It was not then without some interest that I listened to Andy of BackCountryBiking explain the "WindPaddle". Here was a lightweight, pop-up (like those cheap tents) sail being used by some kayakers. With a little trial and error, he reckoned, it could also be used for cheap power on a packraft. I volunteered to do a little filming for him and a few weeks later we were arranging where to go.
I guess the default is always going to be Loch Morlich but we fancied a wee change and opted for Lochindorb instead. It's not far away, it's a good bit bigger and, crucially, with a nice South-Westerly it would give us a decent run downwind if conditions were right. On the way there, we found that the southern end of the look looked really calm but driving round a bit our hopes were confirmed with a few decent waves visible.
We walked back down the loch towards the "big house" and blew up the boats before experimenting with attaching and folding the sails. It all seemed straightforward enough so it was just a matter of paddling out far enough to catch a bit of breeze. Coming out from the shelter of the little peninsula provided that and I was just ready-ing the camera in order to catch Andys first attempt when he was off like a shot. I quickly packed the camera away again and unfurled my own sail in attempt to catch up.
|Readying the boats|
|Andy doing the hard work|
|Trying to correct direction of travel|
It soon became obvious that steering wasn't straightforward. My initial attempts using the paddle as normal were OK up to a certain speed but I was having to correct all the time. However, we made it to the little island without incident whereupon we did a bit of exploring and I got to sample Andys latest (potential) import - dehydrated beer.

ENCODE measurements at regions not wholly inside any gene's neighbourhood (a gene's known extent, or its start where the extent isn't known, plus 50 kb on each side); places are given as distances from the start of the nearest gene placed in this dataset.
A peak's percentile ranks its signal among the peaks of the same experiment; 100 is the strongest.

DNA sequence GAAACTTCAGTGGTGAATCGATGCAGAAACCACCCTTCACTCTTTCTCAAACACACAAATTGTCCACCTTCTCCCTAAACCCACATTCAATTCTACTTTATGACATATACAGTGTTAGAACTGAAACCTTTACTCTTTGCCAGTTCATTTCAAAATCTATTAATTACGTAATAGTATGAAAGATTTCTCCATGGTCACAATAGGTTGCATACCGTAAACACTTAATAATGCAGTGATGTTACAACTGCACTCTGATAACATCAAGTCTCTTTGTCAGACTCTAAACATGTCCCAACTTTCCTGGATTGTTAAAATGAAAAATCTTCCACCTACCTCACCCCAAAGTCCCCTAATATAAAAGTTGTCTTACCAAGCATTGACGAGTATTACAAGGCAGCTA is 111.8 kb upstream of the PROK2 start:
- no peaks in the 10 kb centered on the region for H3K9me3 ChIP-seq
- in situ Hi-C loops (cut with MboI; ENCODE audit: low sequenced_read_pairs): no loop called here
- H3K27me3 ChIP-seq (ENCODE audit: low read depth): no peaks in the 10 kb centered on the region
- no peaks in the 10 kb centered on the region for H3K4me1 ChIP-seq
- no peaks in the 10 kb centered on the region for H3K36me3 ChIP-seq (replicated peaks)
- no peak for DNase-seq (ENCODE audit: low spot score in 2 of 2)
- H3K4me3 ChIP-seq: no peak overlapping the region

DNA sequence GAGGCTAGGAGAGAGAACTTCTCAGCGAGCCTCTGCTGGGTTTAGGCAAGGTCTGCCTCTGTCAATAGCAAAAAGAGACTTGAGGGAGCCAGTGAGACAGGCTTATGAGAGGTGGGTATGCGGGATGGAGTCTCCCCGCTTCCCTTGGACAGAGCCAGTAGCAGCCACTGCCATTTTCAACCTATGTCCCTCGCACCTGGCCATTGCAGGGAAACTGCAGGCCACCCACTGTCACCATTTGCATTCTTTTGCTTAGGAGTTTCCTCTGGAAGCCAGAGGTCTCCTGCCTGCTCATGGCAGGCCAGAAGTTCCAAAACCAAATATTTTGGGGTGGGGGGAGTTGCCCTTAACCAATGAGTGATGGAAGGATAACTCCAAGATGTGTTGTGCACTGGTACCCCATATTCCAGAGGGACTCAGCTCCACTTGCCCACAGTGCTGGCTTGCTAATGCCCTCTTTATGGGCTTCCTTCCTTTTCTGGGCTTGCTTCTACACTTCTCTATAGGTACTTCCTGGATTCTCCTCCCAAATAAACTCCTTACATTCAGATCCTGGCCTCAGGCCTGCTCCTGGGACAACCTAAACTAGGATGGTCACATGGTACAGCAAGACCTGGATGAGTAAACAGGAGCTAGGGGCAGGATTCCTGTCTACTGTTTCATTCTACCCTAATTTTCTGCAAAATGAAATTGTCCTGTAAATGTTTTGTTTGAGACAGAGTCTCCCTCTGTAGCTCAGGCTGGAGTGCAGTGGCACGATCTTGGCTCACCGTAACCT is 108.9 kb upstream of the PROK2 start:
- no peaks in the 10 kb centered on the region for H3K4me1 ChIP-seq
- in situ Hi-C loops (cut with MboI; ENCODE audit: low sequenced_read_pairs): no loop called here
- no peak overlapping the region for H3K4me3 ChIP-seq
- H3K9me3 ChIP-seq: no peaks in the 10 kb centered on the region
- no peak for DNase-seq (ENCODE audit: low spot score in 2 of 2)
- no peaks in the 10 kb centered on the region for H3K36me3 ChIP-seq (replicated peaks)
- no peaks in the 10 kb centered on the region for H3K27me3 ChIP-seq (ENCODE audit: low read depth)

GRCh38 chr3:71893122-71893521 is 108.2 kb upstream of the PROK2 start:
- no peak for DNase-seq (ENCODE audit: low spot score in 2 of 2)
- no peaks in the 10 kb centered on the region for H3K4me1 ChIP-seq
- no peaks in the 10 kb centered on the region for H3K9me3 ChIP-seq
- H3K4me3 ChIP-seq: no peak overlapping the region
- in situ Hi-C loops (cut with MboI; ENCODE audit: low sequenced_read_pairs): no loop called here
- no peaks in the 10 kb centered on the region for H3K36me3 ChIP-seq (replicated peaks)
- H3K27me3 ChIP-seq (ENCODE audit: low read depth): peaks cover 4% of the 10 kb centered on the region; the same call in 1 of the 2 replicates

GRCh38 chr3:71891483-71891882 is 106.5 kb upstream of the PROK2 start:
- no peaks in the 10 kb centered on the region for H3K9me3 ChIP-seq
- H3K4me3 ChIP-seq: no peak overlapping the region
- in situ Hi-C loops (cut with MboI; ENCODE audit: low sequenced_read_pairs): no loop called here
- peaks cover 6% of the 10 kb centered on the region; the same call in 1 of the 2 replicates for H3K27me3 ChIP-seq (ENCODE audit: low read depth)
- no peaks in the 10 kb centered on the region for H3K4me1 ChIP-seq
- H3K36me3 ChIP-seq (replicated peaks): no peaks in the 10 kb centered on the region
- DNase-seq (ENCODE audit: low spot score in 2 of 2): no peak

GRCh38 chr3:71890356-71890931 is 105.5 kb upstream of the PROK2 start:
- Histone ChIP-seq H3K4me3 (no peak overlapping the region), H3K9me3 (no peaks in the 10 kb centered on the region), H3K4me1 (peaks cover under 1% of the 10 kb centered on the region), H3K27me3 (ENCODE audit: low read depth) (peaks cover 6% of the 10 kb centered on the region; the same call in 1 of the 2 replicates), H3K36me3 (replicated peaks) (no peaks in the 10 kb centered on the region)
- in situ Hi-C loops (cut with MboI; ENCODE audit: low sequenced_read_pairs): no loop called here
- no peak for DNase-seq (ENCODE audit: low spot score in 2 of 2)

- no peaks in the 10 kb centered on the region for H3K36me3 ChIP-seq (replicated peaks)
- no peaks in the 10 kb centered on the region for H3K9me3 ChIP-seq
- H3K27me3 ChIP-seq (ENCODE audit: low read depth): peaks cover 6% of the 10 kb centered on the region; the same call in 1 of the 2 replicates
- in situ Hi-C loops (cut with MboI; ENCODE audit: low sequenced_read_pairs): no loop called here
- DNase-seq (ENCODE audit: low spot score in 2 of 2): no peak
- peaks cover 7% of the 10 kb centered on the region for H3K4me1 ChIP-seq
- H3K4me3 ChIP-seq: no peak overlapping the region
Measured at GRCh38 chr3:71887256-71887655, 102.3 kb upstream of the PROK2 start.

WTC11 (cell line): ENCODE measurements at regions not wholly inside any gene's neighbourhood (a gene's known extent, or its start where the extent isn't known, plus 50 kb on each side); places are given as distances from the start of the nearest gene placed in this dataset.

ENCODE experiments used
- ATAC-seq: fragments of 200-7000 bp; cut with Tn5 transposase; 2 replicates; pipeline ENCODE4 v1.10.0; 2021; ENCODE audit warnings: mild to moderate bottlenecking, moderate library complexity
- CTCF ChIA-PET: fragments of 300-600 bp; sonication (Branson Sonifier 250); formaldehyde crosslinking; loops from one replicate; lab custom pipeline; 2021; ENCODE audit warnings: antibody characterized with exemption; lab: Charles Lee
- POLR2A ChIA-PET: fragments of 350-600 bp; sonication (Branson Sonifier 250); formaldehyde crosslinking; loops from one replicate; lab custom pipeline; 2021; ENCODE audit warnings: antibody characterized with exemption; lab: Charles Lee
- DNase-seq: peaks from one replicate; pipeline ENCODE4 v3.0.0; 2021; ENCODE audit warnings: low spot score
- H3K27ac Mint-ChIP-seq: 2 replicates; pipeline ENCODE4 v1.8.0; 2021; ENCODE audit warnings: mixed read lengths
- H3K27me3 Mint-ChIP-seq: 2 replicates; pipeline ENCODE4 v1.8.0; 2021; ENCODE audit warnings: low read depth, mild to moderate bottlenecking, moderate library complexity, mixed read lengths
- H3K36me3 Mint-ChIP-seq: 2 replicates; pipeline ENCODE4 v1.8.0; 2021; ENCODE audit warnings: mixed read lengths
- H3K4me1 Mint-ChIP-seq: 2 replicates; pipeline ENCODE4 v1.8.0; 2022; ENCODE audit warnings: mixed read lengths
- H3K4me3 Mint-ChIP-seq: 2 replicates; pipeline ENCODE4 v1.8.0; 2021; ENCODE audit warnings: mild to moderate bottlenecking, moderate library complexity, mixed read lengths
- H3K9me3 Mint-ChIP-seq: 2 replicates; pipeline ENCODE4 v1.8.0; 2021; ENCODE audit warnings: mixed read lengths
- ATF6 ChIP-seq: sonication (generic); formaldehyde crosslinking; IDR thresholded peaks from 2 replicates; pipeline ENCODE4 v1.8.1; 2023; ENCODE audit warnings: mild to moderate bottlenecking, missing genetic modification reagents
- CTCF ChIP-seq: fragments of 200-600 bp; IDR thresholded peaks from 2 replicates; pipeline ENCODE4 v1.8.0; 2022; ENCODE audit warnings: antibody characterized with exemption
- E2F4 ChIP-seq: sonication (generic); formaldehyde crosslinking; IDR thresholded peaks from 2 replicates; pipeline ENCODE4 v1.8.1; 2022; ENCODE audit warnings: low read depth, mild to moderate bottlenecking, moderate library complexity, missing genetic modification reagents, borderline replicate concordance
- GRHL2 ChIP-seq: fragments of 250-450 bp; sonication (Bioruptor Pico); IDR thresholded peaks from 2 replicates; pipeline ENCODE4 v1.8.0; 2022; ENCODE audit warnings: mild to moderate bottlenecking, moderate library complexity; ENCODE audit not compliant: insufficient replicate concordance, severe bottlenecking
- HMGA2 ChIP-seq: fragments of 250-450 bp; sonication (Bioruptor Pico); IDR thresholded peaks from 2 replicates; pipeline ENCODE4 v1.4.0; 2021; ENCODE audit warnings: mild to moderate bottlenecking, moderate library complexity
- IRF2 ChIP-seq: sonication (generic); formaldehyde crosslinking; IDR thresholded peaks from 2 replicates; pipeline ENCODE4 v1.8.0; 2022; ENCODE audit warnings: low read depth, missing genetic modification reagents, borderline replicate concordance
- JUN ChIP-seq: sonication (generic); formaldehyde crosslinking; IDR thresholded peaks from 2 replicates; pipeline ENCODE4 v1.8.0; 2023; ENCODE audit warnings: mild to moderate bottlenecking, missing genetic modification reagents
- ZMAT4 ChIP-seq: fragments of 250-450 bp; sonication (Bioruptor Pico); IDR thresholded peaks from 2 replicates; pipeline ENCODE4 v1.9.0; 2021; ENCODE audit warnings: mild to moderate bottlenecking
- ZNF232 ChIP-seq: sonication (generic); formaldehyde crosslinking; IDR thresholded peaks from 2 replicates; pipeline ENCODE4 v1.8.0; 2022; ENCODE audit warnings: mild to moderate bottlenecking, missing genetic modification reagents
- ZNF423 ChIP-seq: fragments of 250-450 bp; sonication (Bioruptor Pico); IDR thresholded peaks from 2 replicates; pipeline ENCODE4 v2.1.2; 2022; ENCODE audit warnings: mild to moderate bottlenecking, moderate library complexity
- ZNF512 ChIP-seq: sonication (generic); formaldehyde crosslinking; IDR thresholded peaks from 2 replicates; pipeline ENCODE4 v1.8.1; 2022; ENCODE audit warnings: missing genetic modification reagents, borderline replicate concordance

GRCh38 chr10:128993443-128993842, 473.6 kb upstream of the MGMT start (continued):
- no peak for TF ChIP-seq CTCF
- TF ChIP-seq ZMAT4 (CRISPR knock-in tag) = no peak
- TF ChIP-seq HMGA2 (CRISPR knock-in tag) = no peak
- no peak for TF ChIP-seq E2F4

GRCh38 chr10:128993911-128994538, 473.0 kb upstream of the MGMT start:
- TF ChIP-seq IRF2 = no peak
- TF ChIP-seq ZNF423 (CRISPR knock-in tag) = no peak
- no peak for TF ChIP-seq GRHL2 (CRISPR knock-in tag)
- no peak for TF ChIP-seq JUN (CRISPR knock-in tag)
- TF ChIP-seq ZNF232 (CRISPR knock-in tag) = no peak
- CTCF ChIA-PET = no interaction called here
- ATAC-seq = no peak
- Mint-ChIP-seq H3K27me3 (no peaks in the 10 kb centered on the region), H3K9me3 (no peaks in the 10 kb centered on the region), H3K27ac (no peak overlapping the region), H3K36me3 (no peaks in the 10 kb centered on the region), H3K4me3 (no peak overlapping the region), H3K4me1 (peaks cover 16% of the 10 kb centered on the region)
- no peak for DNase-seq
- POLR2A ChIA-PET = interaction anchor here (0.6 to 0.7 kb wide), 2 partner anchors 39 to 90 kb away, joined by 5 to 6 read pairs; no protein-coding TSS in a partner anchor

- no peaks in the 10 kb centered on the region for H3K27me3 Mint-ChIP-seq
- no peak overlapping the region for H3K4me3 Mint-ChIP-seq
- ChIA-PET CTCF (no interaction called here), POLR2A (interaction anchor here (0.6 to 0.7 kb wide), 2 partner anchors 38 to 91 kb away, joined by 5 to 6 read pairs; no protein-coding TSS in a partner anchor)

Yes, I know what you're thinking - that's got to be a wind-up, right? Well in this case, no. A little US company called Pats Backcountry Beverages has come up with a way of concentrating beer and then a way of diluting and carbonating it. Andy showed me the procedure and I had a taste or two. It's OK. Not the finest draught ale you'll ever try but it would certainly hit the spot on a hot day, or round the campfire with mates after a good days cycling or rafting.The final details of the import process are still being worked out but this could become a worthy contender for backpacking gear of the year.
|Andy checking out the castles potential as a wee fixer-upper|
The van was still some distance away down the loch so we set off again, Andy showing me how he'd opted to use the paddle as a rudder, tucked under one arm. This was a much more effective strategy. As we made our way down the loch our speed increased, as did the height of the waves, and it was soon a case of bouncing off each wave and into the next one and then trying to balance speed with direction to get back to the van. It certainly didn't take long to cover the distance and, with some daylight remaining, we opted to walk back up the lochside again for a second run.
|Paddling back out for a second run|
All in all, a great day for experimenting. The WindPaddles look like a no-brainer, providing easy motive power for little additional weight or bulk. The beer will certainly be a welcome addition to campfire chat. A big thanks to Andy for letting me try both.